Analyzing asymmetry in species associated with disturbed environments enables the evaluation of the morphological plasticity of generalistic species and the different evolutionary responses of sexes or populations to environmental or genetic stress. This report is a study of the cranial and mandibular asymmetry of Colombian Artibeus lituratus. This species has a wide distribution and high abundance, but its morphological plasticity remains uncertain. We characterized its presence, fluctuating asymmetry, directional asymmetry and antisymmetry by measuring 11 craneometric traits in 146 adults from different localities. Fluctuating asymmetry was present in all traits; directional asymmetry and antisymmetry in three; and no measurement error in any trait. Females showed more fluctuating asymmetry in the splachnocranium and males in the neurocranium. Traits with functional importance while biting had lower levels of asymmetry and higher similarity. Traits with antisymmetry did not show association while traits with directional asymmetry showed mandibular association. We discuss the relation between the presence of cranial and mandibular asymmetry, with the functional similarity of different traits.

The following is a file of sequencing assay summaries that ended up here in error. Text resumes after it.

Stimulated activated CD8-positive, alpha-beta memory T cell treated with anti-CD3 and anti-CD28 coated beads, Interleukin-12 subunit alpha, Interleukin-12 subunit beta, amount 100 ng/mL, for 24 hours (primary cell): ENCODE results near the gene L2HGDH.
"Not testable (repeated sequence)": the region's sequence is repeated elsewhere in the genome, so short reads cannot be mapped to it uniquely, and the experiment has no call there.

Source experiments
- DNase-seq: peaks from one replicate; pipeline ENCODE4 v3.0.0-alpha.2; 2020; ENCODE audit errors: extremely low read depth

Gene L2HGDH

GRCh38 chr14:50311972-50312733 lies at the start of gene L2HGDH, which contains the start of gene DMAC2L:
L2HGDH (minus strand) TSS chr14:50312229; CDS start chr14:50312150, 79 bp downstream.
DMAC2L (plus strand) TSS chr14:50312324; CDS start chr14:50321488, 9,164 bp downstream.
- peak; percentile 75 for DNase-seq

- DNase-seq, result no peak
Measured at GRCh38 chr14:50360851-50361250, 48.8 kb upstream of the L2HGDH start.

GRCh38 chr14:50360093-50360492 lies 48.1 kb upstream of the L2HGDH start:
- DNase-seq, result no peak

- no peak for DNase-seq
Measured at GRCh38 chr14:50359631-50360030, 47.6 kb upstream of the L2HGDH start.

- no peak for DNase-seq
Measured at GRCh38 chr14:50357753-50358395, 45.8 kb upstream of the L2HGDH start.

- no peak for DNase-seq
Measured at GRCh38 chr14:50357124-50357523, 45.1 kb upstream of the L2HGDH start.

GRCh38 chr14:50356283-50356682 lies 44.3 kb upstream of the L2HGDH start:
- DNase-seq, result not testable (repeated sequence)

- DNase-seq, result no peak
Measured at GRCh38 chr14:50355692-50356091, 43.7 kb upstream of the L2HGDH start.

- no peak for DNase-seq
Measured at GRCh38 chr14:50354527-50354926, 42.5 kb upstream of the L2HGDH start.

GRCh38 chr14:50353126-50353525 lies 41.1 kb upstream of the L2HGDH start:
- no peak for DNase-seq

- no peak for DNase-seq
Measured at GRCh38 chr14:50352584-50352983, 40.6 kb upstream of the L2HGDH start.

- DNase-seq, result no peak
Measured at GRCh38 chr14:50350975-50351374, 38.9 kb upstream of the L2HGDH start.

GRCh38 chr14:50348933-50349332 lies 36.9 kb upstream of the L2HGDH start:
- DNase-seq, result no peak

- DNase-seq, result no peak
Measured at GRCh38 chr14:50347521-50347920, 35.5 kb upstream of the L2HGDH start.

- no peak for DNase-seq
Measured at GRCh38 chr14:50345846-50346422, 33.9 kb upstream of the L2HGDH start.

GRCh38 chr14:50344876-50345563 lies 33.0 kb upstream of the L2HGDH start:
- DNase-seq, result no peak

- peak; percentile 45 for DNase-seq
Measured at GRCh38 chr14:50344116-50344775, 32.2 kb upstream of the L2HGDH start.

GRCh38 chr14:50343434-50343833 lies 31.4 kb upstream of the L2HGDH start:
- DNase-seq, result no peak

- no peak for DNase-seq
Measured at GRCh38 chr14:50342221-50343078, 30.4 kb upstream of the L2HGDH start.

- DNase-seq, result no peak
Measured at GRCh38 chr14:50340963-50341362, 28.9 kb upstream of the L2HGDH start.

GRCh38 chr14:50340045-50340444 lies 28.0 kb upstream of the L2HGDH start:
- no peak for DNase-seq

Stenodermatinae, ecomorphology, craniometry, asymmetry parameter, Neotropics.